Filling Coal Oil Lamps on the Farm

It's all Trew: Delbert Trew remembers a childhood chore of filling oil lamps and cleaning fragile glass chimneys.

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One of my chores as a young boy was to fill lamps in the house with coal oil poured from a gallon can. A small tin funnel made the job easier. When I finished, I pushed a blackened potato down over the spout, replacing the spout's lost cap.

We also had a coal oil lantern for outside use. Wind kept the glass so smoky mother always said, "We had to strike a match to see if the lantern was lit."

As I recall, we had three or four regular coal oil lamps before buying a Rayo design, which had a round wick. It was so bright it hurt your eyes and made your forehead hot if you sat too close. However, it did a much better job of heating mother's hair curling irons than the regular lamps.

Coal oil originated in the early 1850s when Pittsburgh druggist Samuel Kier began selling a bottled oil skimmed from his father's salt brine well. He called it Pennsylvania Rock Oil. A whale oil dealer purchased a bottle of Kier's oil, refined it by heating and found it burned well in lamps with little smoke.

When Kier heard of the experiment, he began refining Rock Oil in a one-barrel whiskey still, converting the crude oil into lamp oil. By 1854, Rock Oil was being refined in quantity. It was then called coal oil and, later, kerosene, which remains a major petroleum product today.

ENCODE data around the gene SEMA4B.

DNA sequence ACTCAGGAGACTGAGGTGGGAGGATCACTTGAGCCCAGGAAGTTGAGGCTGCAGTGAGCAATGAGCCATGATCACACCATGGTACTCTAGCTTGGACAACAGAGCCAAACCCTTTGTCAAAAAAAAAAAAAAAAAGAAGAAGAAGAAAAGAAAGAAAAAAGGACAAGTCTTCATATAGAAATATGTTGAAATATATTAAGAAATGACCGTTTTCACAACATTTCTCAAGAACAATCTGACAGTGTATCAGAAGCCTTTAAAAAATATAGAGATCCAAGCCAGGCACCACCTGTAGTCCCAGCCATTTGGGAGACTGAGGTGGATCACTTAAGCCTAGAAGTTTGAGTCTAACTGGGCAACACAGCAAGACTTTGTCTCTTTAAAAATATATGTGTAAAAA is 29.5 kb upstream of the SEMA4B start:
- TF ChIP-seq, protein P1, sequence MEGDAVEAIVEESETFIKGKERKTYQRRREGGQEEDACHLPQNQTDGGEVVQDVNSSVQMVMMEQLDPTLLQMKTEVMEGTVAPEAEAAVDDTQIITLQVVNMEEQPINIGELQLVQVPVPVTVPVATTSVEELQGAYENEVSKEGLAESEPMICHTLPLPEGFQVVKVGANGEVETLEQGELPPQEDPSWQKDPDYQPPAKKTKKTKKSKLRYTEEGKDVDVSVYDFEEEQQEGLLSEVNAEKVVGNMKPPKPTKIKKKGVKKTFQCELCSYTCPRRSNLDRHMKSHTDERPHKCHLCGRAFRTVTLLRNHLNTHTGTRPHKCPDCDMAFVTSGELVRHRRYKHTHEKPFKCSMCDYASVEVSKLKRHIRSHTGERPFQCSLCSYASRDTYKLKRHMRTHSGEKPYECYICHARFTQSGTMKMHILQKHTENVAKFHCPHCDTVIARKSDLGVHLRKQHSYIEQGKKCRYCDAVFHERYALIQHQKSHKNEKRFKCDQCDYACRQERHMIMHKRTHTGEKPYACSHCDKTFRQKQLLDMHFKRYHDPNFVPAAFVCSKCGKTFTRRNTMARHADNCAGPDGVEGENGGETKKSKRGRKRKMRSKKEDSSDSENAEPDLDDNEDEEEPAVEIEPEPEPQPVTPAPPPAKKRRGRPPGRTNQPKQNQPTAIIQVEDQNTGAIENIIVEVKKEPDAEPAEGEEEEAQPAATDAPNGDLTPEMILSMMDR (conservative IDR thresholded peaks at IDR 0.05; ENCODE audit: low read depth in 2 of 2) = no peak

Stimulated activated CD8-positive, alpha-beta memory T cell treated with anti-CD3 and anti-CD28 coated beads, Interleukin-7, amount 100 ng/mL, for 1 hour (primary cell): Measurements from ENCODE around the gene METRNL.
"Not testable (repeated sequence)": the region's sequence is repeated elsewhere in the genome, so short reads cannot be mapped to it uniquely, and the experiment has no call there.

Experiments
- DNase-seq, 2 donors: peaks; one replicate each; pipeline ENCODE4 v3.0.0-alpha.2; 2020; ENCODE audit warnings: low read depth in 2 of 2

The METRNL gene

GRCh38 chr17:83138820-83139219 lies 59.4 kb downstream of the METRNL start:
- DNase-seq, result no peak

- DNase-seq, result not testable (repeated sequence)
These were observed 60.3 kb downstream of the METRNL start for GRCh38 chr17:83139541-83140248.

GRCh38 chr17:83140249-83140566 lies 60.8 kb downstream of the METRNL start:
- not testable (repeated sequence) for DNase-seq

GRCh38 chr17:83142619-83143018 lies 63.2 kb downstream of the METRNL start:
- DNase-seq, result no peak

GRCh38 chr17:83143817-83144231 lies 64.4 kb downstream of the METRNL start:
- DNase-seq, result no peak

Early lamps were made of glass to prevent leaks. Later lamps were made of metal, had larger reservoirs, larger wicks and taller chimneys. The latest lamp designs were gasoline-fueled using pressure on the reservoir. They were dangerous to use without taking special precautions.

Kerosene cooking and heating stoves appeared next, making coal and wood stoves obsolete. These heating units used 1-gallon glass jugs with a spring-loaded valve on the opening. After the jugs were filled, they were turned upside-down and inserted in place on the side or back of the stove. There was a trick to the chore to prevent spilling a few drops of oil on the floor.

I have a kerosene hot water heater in my collection of antiques. It is made of riveted metal, holds about two gallons of water, could be plumbed into any water line and was heated by two burners like a kerosene cook stove. Designed for use in a barbershop, it would heat just enough water to steam a towel for one customer's shave.

Along with my early chores of filling oil lamps and jugs came the need to clean the lamp's graceful glass chimneys. We always kept extras on hand as we usually broke at least one a week. To clean the chimney, first it had to be cooled, then turned horizontally on a table and wrapped in newspaper. Paper was worked around the glass to clean the outside, then wadded up and worked around inside until the interior was clean.

I don't know why newsprint cleaned the glass so well. But if it was done right, the chimney seemed to glow with lamplight when returned to the lamp. FC

Delbert Trew is a freelance writer, retired rancher and supervisor of the Devil's Rope Museum in McLean, Texas. His wife, Ruth, collects antique dolls, is secretary/treasurer of the Devil's Rope Museum and the Old Route 66 Association of Texas, and, according to Delbert, "Queen Mother of the local Red Hat club." The two share authorship of this column, and Ruth is the able photographer. Contact them at Trew Ranch, Box A, Alanreed, TX 79002; (806) 779-3164; email: trewblue@centramedia.net